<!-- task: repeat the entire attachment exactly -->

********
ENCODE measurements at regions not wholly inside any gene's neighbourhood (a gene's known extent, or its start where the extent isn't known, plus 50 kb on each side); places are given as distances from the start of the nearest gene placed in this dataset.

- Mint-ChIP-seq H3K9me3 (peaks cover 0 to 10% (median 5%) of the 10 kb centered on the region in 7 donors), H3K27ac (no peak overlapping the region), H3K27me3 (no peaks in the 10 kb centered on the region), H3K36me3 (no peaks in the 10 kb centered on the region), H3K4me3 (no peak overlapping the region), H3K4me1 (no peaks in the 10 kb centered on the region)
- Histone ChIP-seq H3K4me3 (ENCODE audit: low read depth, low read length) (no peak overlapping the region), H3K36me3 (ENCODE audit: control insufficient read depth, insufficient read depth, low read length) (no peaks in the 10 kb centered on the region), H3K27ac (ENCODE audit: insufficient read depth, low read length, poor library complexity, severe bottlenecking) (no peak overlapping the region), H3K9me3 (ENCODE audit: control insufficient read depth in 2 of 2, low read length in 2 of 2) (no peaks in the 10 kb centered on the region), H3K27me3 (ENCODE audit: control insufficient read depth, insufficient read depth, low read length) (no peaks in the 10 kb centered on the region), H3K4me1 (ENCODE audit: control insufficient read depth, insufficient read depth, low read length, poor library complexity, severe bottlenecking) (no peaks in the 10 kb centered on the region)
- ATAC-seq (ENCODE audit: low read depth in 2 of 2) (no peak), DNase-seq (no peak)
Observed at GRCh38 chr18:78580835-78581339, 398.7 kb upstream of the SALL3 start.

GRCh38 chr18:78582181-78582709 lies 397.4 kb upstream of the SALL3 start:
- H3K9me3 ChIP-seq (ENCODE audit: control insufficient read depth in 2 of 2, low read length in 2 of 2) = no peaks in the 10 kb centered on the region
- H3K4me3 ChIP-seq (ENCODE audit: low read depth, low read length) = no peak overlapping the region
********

ENCODE measurements at regions not wholly inside any gene's neighbourhood (a gene's known extent, or its start where the extent isn't known, plus 50 kb on each side); places are given as distances from the start of the nearest gene placed in this dataset.

- Mint-ChIP-seq H3K9me3 (peaks cover 0 to 10% (median 5%) of the 10 kb centered on the region in 7 donors), H3K27ac (no peak overlapping the region), H3K27me3 (no peaks in the 10 kb centered on the region), H3K36me3 (no peaks in the 10 kb centered on the region), H3K4me3 (no peak overlapping the region), H3K4me1 (no peaks in the 10 kb centered on the region)
- Histone ChIP-seq H3K4me3 (ENCODE audit: low read depth, low read length) (no peak overlapping the region), H3K36me3 (ENCODE audit: control insufficient read depth, insufficient read depth, low read length) (no peaks in the 10 kb centered on the region), H3K27ac (ENCODE audit: insufficient read depth, low read length, poor library complexity, severe bottlenecking) (no peak overlapping the region), H3K9me3 (ENCODE audit: control insufficient read depth in 2 of 2, low read length in 2 of 2) (no peaks in the 10 kb centered on the region), H3K27me3 (ENCODE audit: control insufficient read depth, insufficient read depth, low read length) (no peaks in the 10 kb centered on the region), H3K4me1 (ENCODE audit: control insufficient read depth, insufficient read depth, low read length, poor library complexity, severe bottlenecking) (no peaks in the 10 kb centered on the region)
- ATAC-seq (ENCODE audit: low read depth in 2 of 2) (no peak), DNase-seq (no peak)
Observed at GRCh38 chr18:78580835-78581339, 398.7 kb upstream of the SALL3 start.

GRCh38 chr18:78582181-78582709 lies 397.4 kb upstream of the SALL3 start:
- H3K9me3 ChIP-seq (ENCODE audit: control insufficient read depth in 2 of 2, low read length in 2 of 2) = no peaks in the 10 kb centered on the region
- H3K4me3 ChIP-seq (ENCODE audit: low read depth, low read length) = no peak overlapping the region